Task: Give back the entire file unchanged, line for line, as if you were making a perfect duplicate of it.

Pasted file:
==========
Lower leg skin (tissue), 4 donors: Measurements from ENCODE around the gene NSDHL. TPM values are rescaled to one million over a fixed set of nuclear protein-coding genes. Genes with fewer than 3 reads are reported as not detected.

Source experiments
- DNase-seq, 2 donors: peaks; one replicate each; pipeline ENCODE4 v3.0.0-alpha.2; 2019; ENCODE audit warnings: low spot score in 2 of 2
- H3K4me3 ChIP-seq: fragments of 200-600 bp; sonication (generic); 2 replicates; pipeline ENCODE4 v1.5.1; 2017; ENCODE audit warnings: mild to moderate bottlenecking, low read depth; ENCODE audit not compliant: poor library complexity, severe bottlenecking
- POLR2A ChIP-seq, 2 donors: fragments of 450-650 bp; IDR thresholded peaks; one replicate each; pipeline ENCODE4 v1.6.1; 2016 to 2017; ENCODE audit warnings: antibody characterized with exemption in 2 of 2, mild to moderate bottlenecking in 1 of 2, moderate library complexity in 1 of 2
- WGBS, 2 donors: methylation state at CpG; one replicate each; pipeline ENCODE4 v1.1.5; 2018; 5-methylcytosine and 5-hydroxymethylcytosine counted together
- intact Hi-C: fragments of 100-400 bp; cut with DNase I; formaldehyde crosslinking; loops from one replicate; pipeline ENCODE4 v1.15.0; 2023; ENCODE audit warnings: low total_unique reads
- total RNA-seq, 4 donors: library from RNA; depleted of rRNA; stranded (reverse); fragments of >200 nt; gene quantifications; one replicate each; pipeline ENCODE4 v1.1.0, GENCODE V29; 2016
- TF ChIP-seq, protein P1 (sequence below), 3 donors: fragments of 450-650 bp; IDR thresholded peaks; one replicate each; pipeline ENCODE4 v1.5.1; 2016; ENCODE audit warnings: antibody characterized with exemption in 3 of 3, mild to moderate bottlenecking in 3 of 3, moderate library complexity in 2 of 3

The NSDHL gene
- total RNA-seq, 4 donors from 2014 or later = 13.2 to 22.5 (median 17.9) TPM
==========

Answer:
Lower leg skin (tissue), 4 donors: Measurements from ENCODE around the gene NSDHL. TPM values are rescaled to one million over a fixed set of nuclear protein-coding genes. Genes with fewer than 3 reads are reported as not detected.

Source experiments
- DNase-seq, 2 donors: peaks; one replicate each; pipeline ENCODE4 v3.0.0-alpha.2; 2019; ENCODE audit warnings: low spot score in 2 of 2
- H3K4me3 ChIP-seq: fragments of 200-600 bp; sonication (generic); 2 replicates; pipeline ENCODE4 v1.5.1; 2017; ENCODE audit warnings: mild to moderate bottlenecking, low read depth; ENCODE audit not compliant: poor library complexity, severe bottlenecking
- POLR2A ChIP-seq, 2 donors: fragments of 450-650 bp; IDR thresholded peaks; one replicate each; pipeline ENCODE4 v1.6.1; 2016 to 2017; ENCODE audit warnings: antibody characterized with exemption in 2 of 2, mild to moderate bottlenecking in 1 of 2, moderate library complexity in 1 of 2
- WGBS, 2 donors: methylation state at CpG; one replicate each; pipeline ENCODE4 v1.1.5; 2018; 5-methylcytosine and 5-hydroxymethylcytosine counted together
- intact Hi-C: fragments of 100-400 bp; cut with DNase I; formaldehyde crosslinking; loops from one replicate; pipeline ENCODE4 v1.15.0; 2023; ENCODE audit warnings: low total_unique reads
- total RNA-seq, 4 donors: library from RNA; depleted of rRNA; stranded (reverse); fragments of >200 nt; gene quantifications; one replicate each; pipeline ENCODE4 v1.1.0, GENCODE V29; 2016
- TF ChIP-seq, protein P1 (sequence below), 3 donors: fragments of 450-650 bp; IDR thresholded peaks; one replicate each; pipeline ENCODE4 v1.5.1; 2016; ENCODE audit warnings: antibody characterized with exemption in 3 of 3, mild to moderate bottlenecking in 3 of 3, moderate library complexity in 2 of 3

The NSDHL gene
- total RNA-seq, 4 donors from 2014 or later = 13.2 to 22.5 (median 17.9) TPM